The aspect that I find interesting about the tulip episode is the mechanism that it created. During the build up stage as prices began to inflate and prices of the most prized and rare bulbs achieved astronomical heights they tended to bring the prices of lesser bulbs along. Eventually…as the demand continued to grow….as the pyramid of investor/speculator spread to an ever lower base….producers began to offer for sale baskets of lower quality bulbs. ETF’s, Mutual Funds…sound familiar. They would meet in back rooms of pubs, restaurants and such public places at established times to execute trades. The prices of these lower quality baskets continued to rise along with the rest.

What was is that cracked the market? And…this I find interesting as it has applications today in many and all markets. On one preset meeting a basket of low quality bulbs was offered at a price. There were no takers. It was offered again…still no takers.The news of this event spread like wildfire throughout. It was like a lightening rod of sanity that revealed to all the insanity of the prices. All markets collapsed. The very rare bulbs retained some of their values but the rest became worthless. I think that this is a universal which can be transmuted to all markets. Low quality is the last to rise and the first to fall.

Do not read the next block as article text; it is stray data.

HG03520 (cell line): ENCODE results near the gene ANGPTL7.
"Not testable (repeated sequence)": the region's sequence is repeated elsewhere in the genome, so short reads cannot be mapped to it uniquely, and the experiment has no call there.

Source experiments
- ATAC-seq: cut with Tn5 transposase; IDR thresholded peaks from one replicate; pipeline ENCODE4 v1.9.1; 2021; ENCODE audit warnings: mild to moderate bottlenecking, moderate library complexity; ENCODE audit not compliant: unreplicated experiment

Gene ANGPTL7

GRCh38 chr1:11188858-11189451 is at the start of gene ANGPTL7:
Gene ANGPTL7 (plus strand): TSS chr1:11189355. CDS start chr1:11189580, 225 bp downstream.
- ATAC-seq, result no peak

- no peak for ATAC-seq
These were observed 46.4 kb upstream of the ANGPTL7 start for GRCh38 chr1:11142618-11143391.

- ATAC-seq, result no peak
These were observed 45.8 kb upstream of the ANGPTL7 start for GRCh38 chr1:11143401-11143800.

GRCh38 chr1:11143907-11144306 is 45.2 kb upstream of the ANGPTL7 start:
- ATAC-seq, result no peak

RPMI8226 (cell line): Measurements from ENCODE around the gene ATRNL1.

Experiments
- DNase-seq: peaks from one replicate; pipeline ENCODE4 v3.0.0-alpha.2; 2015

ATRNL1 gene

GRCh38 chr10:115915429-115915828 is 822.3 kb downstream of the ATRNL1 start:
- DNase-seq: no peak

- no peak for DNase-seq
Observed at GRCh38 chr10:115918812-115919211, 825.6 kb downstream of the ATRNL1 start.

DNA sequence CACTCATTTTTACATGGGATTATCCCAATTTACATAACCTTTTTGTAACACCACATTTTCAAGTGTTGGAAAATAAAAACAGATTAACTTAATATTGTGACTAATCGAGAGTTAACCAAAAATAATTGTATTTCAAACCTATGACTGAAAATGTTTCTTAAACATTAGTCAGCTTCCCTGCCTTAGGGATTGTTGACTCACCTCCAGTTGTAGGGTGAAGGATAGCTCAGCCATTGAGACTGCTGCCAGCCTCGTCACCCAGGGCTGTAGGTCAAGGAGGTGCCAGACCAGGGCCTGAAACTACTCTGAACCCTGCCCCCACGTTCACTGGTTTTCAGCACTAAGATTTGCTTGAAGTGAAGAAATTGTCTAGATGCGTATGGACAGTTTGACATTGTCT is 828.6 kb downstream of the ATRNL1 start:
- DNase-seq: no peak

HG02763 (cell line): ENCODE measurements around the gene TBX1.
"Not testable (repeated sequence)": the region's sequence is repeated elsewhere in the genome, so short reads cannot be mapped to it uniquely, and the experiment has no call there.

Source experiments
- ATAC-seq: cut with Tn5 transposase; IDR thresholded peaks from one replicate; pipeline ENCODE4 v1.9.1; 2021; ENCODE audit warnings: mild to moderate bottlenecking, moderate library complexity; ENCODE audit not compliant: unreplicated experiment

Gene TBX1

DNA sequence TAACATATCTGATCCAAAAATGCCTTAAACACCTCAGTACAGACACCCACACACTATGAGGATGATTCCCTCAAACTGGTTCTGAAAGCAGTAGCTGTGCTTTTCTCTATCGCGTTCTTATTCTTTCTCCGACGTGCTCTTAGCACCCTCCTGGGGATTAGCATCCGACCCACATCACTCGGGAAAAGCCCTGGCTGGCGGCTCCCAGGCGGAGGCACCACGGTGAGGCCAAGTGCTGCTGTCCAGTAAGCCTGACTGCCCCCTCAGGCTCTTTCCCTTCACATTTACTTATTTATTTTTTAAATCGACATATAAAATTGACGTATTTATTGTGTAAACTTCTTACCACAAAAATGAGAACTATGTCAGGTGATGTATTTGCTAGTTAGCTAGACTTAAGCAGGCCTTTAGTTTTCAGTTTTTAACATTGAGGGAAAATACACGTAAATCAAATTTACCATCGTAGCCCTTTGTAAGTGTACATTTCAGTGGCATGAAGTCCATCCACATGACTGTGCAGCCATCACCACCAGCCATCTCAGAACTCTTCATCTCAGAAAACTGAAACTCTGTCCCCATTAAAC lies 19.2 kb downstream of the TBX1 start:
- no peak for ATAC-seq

Pro Forma

1) Froth of bubbles….how quickly they end. multiple offers ….where did all those buyers go

2) Apple Campus syndrome

3) Apple campus coming…..glazed eyes

4) low quality vs. high quality……peninsula counties vs. outlying counties

5) crowd or herding behavior  yelp…. greed….. fear…. ask someone you know….familiarity….broad experience in restaurant business with crowds….healthy disregard for common opinion or conventional wisdom….view doesn’t matter unless you’re the lead dog. bottom and broad base of the pyramid. CONVENTIONAL WISDOM

6) Silicon Valley 10 year tech. cycle Began Easter 2012.

7) Current forming bubbles…….silicon valley…….0 interest rates and QE people do foolish things to get yield…..RISK  CARLO, JOE KENNEDY & SHOE SHINE,  THE BAR MONTECATINI AT HEIGHT OF R/E BUBBLE

Does history repeat? Is the human animal doomed to continually repeat the mistakes of the past?

Deal with the notion of value. What broke the tulip mania. It was the failure to sell the basket of second rate bulbs……